Ivah Z. Jones was National President of Blue Stars Mothers of America

January 03, 2010

Subject: U.S.S. Missouri

Dear Mr. Gregory:

My name is Vicki (Greene) Scheliga. My maternal Grandmother was Ivah Z. Jones, National President of Blue Stars Mothers of America.

Unfortunately she passed away in 1958 so I am only going through her things now. She has was in chaa program for
11-11-54 from the U.S.S. Missiouri, Naturalization Ceremonies in which Captain J.R. North, Commander was in
charge. I would like to know two things. First if I were to take a trip to Hawaii, would it be possible to go aboard the Missouri to see what my grandmother saw and second how do I get any extensive information about the ceremony possibly including my grandmother at that time? 

She was a grand woman, she was also a YN1(T) with the U.S. Coast Guard and traveled extensively during her time as President Blue Star and even have letters from A President and Vice President Nixon and of course several Governors for the States in the East where she traveled.

Any information on how I might get the above information would be appreciated. 
Thank you your time.

Vicki (Greene) Scheliga, granddaughter of Ivah Z. Jones


USS Missouri is berthed alongside Forde Island at Honolulu, and if you made the journey there, you could certainly go onboard this historic Battleship.

In 2005 for the 60th anniversary of signing the Japanese surrender on her decks when she was in Tokyo Bay, my wife
Denise and I were invited from Austyralia to be present for that wonderful ceremony
, a day we  will never forget. To wind up the ceremony, the recording of General MacArthur's voice from the original day was rebroadcast, to hear Douglas MacArthur's voice boom out across her deck was an eyrie experience.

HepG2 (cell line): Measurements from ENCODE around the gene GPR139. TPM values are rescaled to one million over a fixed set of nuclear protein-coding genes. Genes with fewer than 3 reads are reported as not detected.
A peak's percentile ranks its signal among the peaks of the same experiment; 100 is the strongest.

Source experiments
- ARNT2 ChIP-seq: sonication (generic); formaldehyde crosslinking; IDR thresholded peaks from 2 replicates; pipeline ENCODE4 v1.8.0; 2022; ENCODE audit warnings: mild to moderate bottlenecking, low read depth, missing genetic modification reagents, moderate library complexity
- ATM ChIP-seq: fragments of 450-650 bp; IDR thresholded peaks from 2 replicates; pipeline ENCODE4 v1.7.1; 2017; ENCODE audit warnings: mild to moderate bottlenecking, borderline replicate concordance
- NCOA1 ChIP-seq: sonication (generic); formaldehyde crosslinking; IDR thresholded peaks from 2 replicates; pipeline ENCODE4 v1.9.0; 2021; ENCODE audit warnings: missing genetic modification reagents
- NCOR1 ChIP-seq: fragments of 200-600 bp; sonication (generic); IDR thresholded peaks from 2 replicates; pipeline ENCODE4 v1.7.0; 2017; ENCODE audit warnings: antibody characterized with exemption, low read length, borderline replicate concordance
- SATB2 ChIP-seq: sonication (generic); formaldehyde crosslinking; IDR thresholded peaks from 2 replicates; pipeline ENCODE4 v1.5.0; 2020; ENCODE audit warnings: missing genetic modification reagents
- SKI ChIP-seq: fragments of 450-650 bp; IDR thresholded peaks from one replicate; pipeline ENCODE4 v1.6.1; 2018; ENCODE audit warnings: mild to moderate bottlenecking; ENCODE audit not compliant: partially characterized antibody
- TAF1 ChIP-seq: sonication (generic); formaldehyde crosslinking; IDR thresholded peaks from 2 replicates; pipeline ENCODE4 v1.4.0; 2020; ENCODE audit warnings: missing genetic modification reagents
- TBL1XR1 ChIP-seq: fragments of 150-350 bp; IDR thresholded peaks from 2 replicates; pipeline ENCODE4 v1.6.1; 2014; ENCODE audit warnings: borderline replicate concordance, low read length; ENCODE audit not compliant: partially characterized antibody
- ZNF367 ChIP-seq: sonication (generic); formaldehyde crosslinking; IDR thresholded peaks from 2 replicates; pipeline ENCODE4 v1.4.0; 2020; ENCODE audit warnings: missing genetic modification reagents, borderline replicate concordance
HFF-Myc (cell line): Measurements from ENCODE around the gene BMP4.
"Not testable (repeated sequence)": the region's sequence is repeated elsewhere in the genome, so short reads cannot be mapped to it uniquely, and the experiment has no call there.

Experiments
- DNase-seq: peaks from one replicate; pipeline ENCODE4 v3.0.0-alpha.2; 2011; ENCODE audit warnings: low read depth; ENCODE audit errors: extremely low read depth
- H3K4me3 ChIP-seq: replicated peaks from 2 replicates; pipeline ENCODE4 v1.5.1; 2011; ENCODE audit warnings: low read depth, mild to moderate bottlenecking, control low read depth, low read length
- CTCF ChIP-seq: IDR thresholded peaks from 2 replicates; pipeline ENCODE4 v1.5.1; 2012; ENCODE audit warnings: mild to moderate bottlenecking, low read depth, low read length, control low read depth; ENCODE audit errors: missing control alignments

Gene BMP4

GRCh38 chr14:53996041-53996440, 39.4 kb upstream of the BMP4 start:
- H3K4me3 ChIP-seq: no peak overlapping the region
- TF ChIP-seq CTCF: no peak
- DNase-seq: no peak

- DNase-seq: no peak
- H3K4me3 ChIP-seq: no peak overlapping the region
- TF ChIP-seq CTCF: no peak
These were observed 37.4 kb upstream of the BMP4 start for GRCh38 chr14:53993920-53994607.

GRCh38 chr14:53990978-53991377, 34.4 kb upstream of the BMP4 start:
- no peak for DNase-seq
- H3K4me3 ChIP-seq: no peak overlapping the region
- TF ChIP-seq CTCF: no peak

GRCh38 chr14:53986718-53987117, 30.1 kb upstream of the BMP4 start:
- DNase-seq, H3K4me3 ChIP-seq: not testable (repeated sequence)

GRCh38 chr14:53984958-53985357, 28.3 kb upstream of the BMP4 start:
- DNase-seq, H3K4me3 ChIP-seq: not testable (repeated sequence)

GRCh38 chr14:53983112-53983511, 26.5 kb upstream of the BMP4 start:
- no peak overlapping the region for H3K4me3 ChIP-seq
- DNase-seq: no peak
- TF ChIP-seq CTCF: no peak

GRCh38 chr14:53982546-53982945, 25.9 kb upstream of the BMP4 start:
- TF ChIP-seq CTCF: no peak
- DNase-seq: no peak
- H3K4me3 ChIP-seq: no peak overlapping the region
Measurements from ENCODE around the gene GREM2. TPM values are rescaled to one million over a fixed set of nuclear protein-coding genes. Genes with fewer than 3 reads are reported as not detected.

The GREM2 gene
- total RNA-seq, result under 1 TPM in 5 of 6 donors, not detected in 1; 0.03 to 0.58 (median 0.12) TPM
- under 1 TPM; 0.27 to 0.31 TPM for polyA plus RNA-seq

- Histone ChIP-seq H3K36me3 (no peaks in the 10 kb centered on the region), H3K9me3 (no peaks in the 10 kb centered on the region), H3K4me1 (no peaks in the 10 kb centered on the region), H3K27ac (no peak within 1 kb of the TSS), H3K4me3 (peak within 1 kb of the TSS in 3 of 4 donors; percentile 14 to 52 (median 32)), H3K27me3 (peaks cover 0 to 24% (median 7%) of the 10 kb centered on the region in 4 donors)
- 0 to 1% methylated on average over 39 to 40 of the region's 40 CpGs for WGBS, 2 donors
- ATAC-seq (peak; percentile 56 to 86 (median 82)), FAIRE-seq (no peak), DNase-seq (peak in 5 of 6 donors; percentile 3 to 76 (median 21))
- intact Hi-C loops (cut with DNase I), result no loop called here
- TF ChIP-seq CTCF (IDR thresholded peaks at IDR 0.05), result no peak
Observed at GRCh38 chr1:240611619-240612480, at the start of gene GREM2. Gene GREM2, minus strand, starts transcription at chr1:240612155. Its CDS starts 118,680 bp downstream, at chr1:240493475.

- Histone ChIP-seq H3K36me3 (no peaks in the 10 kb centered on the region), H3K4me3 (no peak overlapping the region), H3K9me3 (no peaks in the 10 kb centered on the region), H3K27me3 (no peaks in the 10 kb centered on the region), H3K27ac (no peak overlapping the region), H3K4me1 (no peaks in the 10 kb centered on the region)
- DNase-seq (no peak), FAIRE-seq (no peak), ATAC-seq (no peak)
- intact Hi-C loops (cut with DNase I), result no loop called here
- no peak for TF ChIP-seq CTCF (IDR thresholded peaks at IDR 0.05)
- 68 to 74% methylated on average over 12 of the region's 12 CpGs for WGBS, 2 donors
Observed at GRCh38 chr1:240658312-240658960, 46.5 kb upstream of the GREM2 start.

The oath taken at a US Naturalization Ceremony:

      United States Naturalization Oath Ceremony
        a.. Taking the Oath
        b.. Oath Ceremony Date/Time Conflict
        c.. Responsibilities of a Untied States Citizen
        d.. Naturalization Certification
      Taking the Oath
      You become a citizen as soon as you take the Oath of
Allegiance to the United States. In some places, you
can choose to take the Oath the same day as your
interview. If that option is not available or if you
prefer a ceremony at a later date, USCIS will notify
you of the ceremony date with a "Notice of
Naturalization Oath Ceremony" (Form N-445).
      After your application has been granted you will be
notified the date and time for your Oath of
Allegiance ceremony. USCIS will send you a notice
(N-445) "Notice for Naturalization Oath Ceremony".

      If more than one day has passed between your
interview and the Oath ceremony, you will be asked
to answer some questions (provided on the back of
the N-445). For example, 'Have you traveled out of
the US since your interview?'. You should read and
mark these questions before you arrive for the

      Finally, take the oath. You are not a citizen of the
US until you take the Oath of Allegiance. An officer
will read out each part of the oath and you will be
asked to repeat his/her words. To become a citizen,
one must take the oath of allegiance.

      By doing so, an applicant swears to:

        a.. Support the Constitution and obey the laws of
the U.S.;
        b.. Renounce any foreign allegiance and/or foreign
title; and
        c.. Bear arms for the Armed Forces of the U.S. or
perform services for the government of the U.S.
when required.
      In certain instances, where the applicant
establishes that he or she is opposed to any type of
service in armed forces based on religious teaching
or belief, INS will permit these applicants to take
a modified oath. You have to provide documents
supporting your religious beliefs.

Guide to naturalization records of the United States By Christina K. Schaefer

At page 42 is a photo of the Naturalization Ceremony of 11/11/1954 but it will not copy or print for me.

See this URL:



Vicki, I guess that is about as far as I can go to help.

Best regards and wishes for 2010.


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